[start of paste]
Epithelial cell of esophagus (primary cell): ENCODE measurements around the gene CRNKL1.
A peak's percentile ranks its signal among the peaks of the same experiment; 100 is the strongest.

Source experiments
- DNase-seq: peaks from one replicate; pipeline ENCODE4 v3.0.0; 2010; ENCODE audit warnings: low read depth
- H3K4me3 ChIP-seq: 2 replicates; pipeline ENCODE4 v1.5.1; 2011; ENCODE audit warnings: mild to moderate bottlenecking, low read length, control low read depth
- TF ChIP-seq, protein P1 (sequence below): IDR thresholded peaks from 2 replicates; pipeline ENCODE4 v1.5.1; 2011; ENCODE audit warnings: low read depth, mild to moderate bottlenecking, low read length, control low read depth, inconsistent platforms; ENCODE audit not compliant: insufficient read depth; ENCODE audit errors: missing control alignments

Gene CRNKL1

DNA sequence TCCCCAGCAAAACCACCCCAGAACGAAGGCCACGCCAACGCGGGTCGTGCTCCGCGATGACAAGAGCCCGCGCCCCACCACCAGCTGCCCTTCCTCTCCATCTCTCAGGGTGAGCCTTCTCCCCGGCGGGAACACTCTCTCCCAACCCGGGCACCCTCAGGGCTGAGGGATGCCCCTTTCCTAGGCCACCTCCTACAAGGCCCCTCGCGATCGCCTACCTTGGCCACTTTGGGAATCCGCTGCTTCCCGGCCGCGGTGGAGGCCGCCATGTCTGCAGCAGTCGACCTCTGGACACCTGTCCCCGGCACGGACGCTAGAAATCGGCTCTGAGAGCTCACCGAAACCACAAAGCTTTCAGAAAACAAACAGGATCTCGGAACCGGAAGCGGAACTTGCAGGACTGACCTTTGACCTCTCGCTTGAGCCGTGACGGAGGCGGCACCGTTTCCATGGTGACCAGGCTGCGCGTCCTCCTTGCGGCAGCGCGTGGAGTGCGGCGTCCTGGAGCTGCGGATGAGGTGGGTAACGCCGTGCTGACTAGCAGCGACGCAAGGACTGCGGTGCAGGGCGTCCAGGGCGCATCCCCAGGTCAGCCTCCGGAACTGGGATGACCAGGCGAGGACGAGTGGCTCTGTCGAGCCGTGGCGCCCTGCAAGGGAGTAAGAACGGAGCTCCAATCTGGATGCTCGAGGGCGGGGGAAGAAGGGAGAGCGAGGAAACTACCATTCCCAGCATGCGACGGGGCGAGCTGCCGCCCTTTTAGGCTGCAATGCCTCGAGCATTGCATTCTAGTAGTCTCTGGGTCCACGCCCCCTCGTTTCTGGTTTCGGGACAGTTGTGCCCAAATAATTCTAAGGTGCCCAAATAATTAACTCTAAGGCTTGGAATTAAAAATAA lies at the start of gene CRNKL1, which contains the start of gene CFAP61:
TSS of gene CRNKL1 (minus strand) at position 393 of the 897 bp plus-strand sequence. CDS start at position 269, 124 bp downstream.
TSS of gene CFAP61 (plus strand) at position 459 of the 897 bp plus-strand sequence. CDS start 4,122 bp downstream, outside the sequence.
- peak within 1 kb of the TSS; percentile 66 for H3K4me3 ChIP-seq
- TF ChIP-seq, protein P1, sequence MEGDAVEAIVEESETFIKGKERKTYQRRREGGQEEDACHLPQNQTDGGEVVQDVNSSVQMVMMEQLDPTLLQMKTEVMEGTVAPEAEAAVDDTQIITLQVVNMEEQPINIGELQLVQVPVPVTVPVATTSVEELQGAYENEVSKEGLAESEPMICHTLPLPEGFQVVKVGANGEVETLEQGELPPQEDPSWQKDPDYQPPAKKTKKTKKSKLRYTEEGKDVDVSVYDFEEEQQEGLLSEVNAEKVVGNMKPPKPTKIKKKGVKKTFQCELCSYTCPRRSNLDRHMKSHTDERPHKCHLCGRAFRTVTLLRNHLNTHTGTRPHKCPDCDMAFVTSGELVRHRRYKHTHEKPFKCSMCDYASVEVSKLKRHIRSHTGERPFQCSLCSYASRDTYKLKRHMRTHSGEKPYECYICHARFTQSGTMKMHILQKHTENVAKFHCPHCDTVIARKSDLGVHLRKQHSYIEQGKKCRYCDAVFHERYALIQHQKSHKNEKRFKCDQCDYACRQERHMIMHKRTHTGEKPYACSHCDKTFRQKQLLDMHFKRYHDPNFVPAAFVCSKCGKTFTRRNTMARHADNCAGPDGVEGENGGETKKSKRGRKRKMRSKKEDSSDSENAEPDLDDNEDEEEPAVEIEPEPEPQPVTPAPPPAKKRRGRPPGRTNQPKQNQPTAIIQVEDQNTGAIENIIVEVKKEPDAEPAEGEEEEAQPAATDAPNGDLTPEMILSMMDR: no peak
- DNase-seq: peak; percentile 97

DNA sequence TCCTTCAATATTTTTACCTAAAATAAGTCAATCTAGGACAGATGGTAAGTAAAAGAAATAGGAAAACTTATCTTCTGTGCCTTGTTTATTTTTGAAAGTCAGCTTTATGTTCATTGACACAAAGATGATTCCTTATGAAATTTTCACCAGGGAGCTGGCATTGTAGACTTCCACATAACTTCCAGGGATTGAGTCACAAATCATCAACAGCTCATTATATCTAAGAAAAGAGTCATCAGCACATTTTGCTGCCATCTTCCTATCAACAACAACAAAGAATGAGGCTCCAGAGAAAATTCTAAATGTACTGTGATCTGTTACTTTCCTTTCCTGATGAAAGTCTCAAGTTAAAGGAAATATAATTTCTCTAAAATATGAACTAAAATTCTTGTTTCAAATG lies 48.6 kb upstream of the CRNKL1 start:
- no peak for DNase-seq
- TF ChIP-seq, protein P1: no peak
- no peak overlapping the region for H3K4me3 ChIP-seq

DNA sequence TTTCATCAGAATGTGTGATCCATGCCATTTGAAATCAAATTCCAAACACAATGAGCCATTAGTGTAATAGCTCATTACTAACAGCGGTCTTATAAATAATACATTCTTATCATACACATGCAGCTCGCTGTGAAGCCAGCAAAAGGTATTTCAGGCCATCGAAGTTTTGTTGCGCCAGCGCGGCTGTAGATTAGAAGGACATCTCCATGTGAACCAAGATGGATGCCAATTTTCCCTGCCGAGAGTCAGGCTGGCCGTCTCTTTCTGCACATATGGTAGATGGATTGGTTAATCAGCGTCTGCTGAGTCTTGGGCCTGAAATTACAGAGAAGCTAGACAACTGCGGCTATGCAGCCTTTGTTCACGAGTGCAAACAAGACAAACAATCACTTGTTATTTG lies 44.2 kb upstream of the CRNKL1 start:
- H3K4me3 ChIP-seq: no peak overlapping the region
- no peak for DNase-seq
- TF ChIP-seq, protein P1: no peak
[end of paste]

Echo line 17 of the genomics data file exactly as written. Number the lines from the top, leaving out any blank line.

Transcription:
- no peak overlapping the region for H3K4me3 ChIP-seq